Eating of meat

This is probably one of the most hotly debated subjects for Hindus. The important ideology to remember is that Hinduism does not give us a list of do’s and don’ts, it provides a collection of very profound teachings that allow us to learn and use our own wisdom to govern the actions we take. A Hindu that lays down ‘commandments’ that have to be satisfied by all Hindus, may be misguided in his or her understanding of this intricate guide to a pure, balanced and compassionate way of life.

The basis of guiding the Hindu towards vegetarianism is the Dharmic law of Ahimsa, non-injury (physically or mentally) to other living creatures. There are many scriptures that point towards this, for instance, Manusmriti declares that one should refrain from eating all kinds of meat, for such eating involves killing and leads to Karmic bondage (Bandh) [5.49]. In the Vedic literature, the last of the great Vedic kings, Maharaja Parikshit, is quoted as saying that only the animal-killer cannot relish the message of the Absolute Truth [Shrimad Bhagvatam 10.1.4.].

According to the Himalayan Academy Publications approximately 70% of Hindus are non-vegetarians. This does not point to 30% good and 70% bad Hindus, since there is every likelihood that some vegetarians do not follow other, equally important, teachings of Hinduism which many non-vegetarians will. Geographically, Southern India contains the largest concentration of vegetarians, whereas the North has the largest concentration of non-vegetarians. This has, in the main, arisen due to the Islamic and British influence in the Northern areas of India during their rule.

Whether one is a vegetarian or not is not usually the real issue that causes heated debates, leading to divisive arguments. The issue, in majority of cases, is one of consideration for others. Should one bring physical or mental discomfort to others by his or her actions, in this instance the of consuming meat in a primarily non meat eating environment? Consider an example which does not essentially sit within the religious arena; the effect of a smoker on non smokers when smoking within an enclosed environment. Is it not better for the smoker to refrain from smoking, or smoke in an area that will not harm or ruin the enjoyment of others? A hardened smoker may say that his enjoyment is as important as the non-smoker, and a politically correct non-smoker will say that smoking should be totally banned. Yet it is obvious that by smoking away from non-smokers the smoker will satisfy the need of both factions.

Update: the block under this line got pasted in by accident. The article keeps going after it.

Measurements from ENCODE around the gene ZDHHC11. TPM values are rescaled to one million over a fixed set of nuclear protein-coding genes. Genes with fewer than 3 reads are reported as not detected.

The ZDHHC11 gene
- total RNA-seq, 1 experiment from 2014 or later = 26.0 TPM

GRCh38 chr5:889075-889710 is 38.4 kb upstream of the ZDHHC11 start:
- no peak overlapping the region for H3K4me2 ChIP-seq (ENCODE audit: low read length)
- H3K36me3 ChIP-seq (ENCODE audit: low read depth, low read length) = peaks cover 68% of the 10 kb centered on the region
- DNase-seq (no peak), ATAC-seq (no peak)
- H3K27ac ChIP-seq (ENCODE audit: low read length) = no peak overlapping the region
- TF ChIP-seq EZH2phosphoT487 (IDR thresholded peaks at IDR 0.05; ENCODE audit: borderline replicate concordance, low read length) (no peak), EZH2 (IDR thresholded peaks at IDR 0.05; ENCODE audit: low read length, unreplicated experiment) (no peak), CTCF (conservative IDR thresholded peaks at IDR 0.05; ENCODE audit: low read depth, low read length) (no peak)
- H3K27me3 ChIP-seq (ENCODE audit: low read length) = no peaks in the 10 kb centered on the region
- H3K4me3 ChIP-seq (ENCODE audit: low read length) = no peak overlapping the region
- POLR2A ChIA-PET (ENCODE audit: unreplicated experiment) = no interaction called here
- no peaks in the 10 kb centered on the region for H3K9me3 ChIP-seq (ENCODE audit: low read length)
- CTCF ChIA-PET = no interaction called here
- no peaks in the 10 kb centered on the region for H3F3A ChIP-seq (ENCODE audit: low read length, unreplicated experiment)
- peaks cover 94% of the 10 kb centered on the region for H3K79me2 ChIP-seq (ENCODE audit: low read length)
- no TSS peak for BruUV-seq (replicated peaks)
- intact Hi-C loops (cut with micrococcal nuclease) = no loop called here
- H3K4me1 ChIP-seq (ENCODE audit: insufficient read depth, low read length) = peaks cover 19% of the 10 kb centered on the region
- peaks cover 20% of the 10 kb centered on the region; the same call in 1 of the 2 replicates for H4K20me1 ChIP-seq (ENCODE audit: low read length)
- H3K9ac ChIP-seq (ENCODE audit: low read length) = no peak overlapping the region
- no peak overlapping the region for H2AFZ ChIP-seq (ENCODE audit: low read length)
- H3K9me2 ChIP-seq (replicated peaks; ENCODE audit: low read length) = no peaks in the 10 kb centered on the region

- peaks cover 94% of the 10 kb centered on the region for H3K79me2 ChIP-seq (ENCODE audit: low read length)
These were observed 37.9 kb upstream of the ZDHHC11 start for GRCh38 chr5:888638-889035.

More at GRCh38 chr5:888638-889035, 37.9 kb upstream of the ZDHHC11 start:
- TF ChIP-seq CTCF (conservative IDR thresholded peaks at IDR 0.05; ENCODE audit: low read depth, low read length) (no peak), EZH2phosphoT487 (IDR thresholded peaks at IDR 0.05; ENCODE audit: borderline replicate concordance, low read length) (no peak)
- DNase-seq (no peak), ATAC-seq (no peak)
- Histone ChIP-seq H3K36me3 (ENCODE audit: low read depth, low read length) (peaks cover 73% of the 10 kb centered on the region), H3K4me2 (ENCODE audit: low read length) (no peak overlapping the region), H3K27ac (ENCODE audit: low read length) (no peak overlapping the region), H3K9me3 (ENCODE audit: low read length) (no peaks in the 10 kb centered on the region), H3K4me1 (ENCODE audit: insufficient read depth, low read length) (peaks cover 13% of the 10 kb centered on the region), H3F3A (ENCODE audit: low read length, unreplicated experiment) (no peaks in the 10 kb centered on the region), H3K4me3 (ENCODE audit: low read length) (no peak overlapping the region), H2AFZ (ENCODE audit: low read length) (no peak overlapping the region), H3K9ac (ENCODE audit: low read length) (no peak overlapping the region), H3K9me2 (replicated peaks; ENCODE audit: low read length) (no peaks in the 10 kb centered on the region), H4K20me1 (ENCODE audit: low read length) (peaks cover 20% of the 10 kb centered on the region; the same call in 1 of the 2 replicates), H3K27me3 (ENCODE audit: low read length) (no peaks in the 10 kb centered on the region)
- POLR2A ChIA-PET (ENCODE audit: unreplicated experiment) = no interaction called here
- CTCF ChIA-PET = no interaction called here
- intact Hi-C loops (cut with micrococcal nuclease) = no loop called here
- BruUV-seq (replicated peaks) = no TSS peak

As Hindus we should try to follow the teachings emanating from the Vedas. The ‘religious’ scriptures (although Hinduism is not really a religion in the strict sense of the word), are the oldest known to humankind and have stood the test of time. The fact that Hinduism has gained the respect of many non-Hindu organisations and individuals in the 20th century confirms the strength of its universally applicable philosophies.

To reiterate, Hinduism does not have ‘laws’ laid down for you to obey. It is for you to apply the wisdom of the scriptures to govern actions you take. Be considerate, show patience and compassion for others; be selfless in your desires. Aspire to the concept of Ahimsa.